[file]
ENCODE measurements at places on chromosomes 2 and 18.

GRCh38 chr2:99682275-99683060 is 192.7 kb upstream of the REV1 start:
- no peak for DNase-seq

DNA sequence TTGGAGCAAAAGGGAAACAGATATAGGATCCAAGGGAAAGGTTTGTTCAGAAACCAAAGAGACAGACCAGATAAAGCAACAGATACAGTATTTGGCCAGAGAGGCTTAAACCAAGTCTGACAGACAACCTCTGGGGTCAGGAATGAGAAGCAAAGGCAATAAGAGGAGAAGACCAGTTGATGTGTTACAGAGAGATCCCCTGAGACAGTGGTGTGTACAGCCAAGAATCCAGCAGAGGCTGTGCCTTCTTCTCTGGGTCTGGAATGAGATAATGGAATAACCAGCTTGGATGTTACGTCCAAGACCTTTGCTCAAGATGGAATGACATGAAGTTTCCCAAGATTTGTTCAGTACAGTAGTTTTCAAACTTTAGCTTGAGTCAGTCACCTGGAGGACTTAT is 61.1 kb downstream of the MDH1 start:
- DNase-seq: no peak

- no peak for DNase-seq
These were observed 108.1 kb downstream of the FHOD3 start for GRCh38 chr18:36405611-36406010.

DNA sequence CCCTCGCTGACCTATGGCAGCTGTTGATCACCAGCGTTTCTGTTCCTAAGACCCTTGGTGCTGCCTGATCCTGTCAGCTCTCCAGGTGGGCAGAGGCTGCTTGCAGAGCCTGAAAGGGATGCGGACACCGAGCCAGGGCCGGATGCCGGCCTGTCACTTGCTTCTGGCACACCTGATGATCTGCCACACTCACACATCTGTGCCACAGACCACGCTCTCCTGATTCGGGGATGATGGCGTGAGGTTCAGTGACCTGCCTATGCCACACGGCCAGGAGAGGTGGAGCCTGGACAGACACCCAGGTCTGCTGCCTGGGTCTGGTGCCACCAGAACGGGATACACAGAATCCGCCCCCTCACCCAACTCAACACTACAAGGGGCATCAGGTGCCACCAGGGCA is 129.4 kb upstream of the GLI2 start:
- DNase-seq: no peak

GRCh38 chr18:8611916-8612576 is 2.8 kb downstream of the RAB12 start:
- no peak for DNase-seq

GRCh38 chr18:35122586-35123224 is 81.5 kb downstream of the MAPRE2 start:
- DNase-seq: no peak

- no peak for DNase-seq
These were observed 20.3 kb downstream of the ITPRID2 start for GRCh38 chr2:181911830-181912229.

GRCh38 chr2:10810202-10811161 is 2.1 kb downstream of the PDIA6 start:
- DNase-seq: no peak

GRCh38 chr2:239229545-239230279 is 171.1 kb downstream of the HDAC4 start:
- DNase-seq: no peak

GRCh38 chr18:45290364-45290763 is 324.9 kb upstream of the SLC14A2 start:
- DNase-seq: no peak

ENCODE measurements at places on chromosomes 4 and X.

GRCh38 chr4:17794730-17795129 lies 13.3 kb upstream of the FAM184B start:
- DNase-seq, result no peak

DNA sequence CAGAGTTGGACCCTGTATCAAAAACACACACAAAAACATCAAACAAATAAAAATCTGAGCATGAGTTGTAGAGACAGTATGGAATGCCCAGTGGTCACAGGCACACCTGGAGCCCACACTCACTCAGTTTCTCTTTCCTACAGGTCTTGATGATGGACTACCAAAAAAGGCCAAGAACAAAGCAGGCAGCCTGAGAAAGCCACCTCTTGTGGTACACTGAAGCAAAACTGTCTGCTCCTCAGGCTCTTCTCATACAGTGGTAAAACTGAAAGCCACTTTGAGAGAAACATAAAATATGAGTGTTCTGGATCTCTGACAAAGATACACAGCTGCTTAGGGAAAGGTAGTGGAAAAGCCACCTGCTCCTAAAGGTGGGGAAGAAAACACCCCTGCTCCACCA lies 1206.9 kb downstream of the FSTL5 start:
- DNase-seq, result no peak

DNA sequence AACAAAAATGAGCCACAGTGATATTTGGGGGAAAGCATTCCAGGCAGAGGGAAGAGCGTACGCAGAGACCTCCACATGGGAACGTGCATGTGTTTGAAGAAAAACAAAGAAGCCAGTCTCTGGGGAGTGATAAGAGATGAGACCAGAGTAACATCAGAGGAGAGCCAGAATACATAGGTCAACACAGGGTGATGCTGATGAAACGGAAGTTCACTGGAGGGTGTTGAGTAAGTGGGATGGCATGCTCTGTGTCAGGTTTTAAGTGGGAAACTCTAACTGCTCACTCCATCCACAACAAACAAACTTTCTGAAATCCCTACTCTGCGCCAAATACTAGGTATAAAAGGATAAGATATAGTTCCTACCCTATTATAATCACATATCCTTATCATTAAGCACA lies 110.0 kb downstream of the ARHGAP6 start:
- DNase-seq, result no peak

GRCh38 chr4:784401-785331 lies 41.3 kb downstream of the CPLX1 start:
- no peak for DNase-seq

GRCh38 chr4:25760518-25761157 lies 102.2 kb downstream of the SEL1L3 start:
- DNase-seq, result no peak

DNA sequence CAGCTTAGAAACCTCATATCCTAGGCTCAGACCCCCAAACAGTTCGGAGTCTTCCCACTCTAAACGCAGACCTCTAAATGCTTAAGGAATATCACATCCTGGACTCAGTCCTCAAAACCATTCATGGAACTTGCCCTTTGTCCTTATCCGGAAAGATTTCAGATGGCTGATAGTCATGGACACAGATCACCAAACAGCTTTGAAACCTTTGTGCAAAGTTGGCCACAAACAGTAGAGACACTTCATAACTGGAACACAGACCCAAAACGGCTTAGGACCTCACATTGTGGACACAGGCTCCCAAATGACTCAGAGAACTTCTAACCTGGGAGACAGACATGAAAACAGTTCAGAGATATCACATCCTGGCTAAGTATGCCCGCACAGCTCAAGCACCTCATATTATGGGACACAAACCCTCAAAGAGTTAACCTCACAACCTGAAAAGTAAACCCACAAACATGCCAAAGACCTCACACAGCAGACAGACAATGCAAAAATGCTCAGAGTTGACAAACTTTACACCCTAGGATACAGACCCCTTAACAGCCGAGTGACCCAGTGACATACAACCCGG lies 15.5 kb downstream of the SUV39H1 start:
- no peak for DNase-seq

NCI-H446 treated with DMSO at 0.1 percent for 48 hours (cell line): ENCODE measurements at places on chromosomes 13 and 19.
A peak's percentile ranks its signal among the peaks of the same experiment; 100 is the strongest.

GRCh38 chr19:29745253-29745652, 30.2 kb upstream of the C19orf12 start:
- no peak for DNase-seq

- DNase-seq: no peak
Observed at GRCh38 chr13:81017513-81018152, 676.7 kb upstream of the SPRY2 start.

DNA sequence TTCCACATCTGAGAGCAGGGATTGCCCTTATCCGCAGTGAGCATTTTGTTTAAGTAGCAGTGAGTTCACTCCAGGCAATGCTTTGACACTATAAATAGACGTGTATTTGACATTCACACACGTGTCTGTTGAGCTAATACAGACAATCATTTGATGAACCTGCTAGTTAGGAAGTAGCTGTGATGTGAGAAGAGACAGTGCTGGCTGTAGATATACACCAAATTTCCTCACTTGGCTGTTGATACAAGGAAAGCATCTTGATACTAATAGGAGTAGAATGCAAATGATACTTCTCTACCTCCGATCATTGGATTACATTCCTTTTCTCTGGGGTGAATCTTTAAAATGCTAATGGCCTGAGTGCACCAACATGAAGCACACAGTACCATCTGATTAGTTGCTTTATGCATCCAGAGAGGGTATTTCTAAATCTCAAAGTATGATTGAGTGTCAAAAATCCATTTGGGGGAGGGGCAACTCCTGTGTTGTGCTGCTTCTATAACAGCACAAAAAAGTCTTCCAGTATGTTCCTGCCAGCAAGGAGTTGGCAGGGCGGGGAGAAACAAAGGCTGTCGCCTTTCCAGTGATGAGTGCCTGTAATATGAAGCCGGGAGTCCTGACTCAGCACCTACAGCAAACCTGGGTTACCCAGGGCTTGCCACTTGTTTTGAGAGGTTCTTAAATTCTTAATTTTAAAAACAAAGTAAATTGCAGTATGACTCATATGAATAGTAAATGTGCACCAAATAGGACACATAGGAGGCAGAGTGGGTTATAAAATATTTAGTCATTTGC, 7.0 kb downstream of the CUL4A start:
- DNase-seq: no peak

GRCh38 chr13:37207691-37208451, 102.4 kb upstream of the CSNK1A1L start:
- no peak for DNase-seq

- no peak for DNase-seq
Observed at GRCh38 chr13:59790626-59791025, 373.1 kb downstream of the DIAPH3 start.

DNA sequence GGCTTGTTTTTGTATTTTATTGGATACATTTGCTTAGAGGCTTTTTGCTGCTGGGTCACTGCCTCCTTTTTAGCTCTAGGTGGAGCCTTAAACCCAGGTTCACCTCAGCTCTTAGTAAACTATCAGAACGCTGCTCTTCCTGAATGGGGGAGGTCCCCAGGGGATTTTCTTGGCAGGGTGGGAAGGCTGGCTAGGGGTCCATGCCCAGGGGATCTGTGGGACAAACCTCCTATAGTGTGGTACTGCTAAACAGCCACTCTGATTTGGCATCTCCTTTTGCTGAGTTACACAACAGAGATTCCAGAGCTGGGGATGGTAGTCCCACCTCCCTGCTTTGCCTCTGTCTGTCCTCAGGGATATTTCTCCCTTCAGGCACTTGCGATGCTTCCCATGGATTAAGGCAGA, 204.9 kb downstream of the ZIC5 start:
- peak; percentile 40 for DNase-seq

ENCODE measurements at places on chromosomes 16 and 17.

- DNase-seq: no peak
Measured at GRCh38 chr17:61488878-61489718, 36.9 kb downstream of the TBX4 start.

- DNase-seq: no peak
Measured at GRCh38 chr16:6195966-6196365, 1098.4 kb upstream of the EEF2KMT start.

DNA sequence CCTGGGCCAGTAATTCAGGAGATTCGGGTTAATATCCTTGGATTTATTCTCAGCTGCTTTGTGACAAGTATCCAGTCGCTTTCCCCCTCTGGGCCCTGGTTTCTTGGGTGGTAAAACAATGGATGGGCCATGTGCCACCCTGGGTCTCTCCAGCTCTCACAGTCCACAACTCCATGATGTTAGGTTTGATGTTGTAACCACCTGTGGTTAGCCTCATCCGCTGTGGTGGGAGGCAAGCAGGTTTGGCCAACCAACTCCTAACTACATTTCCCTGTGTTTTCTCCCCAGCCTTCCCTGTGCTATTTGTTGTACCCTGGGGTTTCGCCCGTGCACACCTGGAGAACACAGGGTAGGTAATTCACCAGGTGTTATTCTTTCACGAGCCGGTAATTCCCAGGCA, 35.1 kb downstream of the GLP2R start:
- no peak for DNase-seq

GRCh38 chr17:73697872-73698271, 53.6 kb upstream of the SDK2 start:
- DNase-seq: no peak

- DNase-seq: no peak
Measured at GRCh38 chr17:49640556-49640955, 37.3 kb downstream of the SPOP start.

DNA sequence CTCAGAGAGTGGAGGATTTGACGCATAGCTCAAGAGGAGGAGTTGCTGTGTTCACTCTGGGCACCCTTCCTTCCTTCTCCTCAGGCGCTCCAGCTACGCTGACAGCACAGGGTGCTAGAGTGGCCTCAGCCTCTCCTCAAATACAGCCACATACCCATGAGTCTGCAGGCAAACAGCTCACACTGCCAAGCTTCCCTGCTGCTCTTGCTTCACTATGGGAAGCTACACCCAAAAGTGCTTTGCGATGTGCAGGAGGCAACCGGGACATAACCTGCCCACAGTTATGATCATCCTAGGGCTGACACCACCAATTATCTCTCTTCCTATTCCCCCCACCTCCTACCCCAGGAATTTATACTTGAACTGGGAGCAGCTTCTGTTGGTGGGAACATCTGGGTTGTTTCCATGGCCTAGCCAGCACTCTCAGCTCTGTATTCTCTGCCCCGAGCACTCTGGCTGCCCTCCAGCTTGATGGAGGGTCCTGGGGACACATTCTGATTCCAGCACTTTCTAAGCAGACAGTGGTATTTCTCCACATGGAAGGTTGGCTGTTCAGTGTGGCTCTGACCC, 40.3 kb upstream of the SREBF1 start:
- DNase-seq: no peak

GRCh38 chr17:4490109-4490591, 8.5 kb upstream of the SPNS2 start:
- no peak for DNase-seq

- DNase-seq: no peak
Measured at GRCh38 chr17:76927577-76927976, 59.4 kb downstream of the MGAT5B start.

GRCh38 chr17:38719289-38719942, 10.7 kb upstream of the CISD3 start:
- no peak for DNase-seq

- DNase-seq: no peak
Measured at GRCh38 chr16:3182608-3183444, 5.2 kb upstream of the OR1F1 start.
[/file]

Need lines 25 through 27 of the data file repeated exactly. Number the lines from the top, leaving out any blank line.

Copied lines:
DNA sequence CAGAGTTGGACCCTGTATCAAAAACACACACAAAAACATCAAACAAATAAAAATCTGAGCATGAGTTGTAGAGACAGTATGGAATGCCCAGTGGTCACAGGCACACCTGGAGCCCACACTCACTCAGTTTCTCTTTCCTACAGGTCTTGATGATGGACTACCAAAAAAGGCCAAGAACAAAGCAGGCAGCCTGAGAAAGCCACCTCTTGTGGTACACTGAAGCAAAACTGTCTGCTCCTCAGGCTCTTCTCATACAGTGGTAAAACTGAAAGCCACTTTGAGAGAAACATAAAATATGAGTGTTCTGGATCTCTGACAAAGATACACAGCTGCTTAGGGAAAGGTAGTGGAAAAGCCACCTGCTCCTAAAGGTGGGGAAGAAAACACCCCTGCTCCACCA lies 1206.9 kb downstream of the FSTL5 start:
- DNase-seq, result no peak

DNA sequence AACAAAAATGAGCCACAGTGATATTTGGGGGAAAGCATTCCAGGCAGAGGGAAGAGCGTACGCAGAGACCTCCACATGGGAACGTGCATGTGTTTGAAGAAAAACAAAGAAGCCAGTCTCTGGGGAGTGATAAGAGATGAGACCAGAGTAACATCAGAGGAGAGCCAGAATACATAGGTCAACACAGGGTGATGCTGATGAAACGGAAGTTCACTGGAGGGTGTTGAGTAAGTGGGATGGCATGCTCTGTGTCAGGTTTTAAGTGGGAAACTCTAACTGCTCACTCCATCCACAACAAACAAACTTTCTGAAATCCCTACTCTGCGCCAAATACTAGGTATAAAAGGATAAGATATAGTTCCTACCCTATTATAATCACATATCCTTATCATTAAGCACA lies 110.0 kb downstream of the ARHGAP6 start: